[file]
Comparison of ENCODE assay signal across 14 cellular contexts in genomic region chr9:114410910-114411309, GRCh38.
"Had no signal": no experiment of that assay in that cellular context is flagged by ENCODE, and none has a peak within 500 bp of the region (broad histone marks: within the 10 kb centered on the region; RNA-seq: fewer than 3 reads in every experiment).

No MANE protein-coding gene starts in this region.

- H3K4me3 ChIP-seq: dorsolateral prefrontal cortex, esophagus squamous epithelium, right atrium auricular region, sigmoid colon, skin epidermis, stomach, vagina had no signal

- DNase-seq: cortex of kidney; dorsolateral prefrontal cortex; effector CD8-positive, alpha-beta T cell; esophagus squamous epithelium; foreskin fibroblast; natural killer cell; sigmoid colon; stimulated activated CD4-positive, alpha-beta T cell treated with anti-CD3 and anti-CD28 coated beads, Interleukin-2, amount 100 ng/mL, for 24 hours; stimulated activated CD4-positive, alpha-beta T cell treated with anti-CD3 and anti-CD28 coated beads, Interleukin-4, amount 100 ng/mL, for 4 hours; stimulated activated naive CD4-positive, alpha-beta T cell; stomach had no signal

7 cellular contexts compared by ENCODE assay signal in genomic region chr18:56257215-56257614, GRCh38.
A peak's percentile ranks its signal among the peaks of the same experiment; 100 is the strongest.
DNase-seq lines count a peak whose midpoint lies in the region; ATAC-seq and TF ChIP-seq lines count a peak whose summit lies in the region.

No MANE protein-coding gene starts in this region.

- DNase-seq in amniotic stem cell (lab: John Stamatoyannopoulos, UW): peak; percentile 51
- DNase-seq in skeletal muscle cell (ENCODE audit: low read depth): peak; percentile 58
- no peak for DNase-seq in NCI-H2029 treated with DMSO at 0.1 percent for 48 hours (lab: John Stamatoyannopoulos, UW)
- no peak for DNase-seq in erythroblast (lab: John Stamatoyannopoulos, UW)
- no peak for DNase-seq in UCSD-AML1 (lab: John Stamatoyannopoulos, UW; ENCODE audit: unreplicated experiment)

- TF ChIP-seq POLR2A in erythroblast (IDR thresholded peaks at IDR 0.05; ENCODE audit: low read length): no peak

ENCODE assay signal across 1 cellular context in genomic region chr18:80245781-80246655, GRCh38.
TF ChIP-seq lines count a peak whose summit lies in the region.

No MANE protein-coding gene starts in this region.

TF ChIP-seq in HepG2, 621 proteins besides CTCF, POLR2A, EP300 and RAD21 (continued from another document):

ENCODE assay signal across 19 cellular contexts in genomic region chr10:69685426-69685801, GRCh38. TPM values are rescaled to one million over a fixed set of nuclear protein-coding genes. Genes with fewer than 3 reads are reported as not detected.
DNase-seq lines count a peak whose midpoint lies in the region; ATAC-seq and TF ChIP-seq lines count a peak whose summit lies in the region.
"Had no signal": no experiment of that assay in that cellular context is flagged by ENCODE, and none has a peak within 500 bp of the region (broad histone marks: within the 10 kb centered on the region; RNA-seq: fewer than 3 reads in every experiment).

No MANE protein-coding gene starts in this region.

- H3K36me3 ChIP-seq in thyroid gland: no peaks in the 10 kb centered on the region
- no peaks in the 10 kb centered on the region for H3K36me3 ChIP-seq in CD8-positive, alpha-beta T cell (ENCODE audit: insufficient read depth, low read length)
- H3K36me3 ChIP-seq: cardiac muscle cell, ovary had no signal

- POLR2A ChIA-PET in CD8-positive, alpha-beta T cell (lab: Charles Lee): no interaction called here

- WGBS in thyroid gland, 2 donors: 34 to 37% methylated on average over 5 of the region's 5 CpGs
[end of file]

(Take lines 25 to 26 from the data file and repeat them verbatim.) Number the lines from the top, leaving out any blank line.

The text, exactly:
- no peaks in the 10 kb centered on the region for H3K36me3 ChIP-seq in CD8-positive, alpha-beta T cell (ENCODE audit: insufficient read depth, low read length)
- H3K36me3 ChIP-seq: cardiac muscle cell, ovary had no signal